• ...and much more.

GraphMap is also used as an overlapper in a new de novo genome assembly project called Ra (
Ra attempts to create de novo assemblies from raw nanopore and PacBio reads without requiring error correction, for which a highly sensitive overlapper is required.

Currently, development of a new spliced-alignment mode for mapping RNA-seq reads is under way.
Description of the current effort as well as how to reach the experimental implementation can be found here: doc/

Quick start on Linux x64

git clone  
cd graphmap  
make modules  

# To align:  
./bin/Linux-x64/graphmap align -r reference.fa -d reads.fasta -o output.sam  

# To overlap:  
./bin/Linux-x64/graphmap owler -r reads.fasta -d reads.fasta -o output.mhap  


GraphMap is a novel mapper targeted at aligning long, error-prone third-generation sequencing data.
It is designed to handle Oxford Nanopore MinION 1d and 2d reads with very high sensitivity and accuracy, and also presents a significant improvement over the state-of-the-art for PacBio read mappers.

GraphMap was also designed for ease-of-use: the default parameters can handle a wide range of read lengths and error profiles, including: Illumina, PacBio and Oxford Nanopore.
This is an especially important feature for technologies where the error rates and error profiles can vary widely across, or even within, sequencing runs.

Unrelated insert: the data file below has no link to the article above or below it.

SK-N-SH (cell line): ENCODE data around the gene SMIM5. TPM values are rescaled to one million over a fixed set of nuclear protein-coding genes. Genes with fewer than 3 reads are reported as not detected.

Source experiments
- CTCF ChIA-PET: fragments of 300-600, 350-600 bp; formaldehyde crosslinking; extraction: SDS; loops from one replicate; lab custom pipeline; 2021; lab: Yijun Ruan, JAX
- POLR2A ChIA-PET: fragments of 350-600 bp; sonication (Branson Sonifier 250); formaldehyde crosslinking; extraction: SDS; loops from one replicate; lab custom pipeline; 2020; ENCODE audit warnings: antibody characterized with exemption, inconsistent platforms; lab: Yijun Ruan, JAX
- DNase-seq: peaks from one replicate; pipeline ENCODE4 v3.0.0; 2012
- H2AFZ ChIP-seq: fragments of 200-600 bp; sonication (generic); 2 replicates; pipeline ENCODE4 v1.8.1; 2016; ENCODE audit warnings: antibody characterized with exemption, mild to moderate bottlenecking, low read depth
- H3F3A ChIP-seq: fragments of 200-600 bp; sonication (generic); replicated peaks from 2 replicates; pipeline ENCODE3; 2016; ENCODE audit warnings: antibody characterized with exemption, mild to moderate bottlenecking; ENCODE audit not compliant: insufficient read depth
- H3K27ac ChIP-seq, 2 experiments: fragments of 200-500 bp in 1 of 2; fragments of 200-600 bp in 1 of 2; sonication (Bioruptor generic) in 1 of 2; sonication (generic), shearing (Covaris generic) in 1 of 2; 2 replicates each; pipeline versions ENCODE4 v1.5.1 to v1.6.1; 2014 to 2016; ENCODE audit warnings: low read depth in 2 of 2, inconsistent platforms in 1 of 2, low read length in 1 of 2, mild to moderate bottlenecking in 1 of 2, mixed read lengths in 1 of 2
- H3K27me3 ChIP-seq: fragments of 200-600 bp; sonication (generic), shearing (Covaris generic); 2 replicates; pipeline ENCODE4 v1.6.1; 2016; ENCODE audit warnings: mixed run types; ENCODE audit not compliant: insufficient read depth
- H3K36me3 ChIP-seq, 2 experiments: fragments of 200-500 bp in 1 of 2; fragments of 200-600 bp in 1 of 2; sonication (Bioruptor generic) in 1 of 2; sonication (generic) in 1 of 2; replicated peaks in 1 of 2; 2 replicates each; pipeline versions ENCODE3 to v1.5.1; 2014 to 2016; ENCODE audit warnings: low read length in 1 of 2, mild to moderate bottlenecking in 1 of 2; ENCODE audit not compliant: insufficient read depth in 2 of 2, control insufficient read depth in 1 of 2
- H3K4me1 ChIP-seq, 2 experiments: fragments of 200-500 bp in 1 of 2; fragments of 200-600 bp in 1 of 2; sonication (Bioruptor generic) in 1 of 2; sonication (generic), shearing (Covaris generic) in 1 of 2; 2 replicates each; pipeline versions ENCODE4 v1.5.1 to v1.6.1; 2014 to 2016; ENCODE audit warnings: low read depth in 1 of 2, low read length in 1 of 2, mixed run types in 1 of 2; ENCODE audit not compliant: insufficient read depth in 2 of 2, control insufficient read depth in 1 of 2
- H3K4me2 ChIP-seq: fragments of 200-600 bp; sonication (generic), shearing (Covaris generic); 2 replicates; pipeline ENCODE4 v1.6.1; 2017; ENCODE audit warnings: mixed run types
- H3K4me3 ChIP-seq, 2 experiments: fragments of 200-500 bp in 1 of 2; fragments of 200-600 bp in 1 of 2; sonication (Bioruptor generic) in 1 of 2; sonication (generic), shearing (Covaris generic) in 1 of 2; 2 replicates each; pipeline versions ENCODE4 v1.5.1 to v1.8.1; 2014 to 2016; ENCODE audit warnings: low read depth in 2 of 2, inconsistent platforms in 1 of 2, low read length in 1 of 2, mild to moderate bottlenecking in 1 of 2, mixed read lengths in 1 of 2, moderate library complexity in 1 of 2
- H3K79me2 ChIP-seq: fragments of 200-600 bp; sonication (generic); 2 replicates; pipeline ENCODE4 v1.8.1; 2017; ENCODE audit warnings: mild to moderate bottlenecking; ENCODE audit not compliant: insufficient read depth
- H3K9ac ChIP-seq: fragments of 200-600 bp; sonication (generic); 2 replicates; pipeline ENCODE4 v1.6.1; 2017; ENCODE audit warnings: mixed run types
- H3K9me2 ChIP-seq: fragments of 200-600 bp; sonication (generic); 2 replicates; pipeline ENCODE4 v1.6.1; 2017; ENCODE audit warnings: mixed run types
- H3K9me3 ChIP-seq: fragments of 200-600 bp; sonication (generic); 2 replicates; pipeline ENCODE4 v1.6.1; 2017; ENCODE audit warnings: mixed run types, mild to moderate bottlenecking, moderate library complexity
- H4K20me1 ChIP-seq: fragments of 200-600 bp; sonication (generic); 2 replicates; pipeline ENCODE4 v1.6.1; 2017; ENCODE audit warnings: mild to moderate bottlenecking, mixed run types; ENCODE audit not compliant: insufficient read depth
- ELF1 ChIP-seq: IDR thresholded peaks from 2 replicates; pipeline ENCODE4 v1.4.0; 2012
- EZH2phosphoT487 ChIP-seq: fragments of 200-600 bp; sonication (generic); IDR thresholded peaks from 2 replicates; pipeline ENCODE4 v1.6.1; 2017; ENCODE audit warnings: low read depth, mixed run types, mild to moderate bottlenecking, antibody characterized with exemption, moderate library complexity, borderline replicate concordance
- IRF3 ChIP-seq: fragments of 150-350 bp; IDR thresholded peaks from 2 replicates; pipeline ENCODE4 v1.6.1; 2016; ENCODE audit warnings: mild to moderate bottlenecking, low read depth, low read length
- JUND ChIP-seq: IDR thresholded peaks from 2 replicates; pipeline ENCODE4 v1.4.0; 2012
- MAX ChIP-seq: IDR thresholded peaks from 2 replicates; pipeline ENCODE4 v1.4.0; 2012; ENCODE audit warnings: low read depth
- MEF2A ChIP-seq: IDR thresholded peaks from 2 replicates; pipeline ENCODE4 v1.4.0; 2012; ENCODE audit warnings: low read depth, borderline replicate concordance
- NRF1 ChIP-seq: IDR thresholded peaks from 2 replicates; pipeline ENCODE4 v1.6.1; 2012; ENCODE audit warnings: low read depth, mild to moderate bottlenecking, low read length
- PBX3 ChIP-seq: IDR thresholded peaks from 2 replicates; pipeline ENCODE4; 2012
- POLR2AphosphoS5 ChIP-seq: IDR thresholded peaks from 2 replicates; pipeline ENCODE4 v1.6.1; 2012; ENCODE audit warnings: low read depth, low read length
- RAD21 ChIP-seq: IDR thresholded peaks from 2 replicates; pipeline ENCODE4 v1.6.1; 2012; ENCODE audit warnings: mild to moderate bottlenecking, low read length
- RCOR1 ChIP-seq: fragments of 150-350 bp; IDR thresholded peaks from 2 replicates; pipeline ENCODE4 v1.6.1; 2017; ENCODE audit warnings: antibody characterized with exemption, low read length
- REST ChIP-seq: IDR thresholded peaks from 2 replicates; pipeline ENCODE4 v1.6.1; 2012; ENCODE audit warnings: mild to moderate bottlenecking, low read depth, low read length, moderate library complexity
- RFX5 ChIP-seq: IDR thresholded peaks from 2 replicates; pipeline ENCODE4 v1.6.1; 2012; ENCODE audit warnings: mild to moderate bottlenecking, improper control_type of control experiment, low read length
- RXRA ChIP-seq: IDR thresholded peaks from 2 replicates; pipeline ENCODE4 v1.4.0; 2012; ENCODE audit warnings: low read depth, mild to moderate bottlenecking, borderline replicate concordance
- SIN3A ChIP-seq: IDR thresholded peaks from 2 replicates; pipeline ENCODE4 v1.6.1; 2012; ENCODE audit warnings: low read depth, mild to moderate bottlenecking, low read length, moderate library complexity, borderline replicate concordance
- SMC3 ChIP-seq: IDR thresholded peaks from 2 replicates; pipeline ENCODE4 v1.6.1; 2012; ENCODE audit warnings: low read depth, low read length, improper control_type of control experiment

The GraphMap algorithm is structured to achieve high-sensitivity and speed using a five-stage read-funneling approach. In stage I, GraphMap uses a novel adaptation of gapped spaced seeds to efficiently reduce the search space and get seed hits as a form of coarse alignment. These are then refined in stage II using graph-based vertex-centric processing of seeds to efficiently construct alignment anchors. GraphMap then chains anchors using a kmer version of longest common subsequence (LCSk) construction (stage III), refines alignments by chaining anchors in the anchored mode or with a form of L1 linear regression in the semiglobal alignment mode (stage IV) and finally evaluates the remaining candidates to select the best location to reconstruct a final alignment (stage V). GraphMap computes a BLAST-like E-value as well as a mapping quality for its alignments.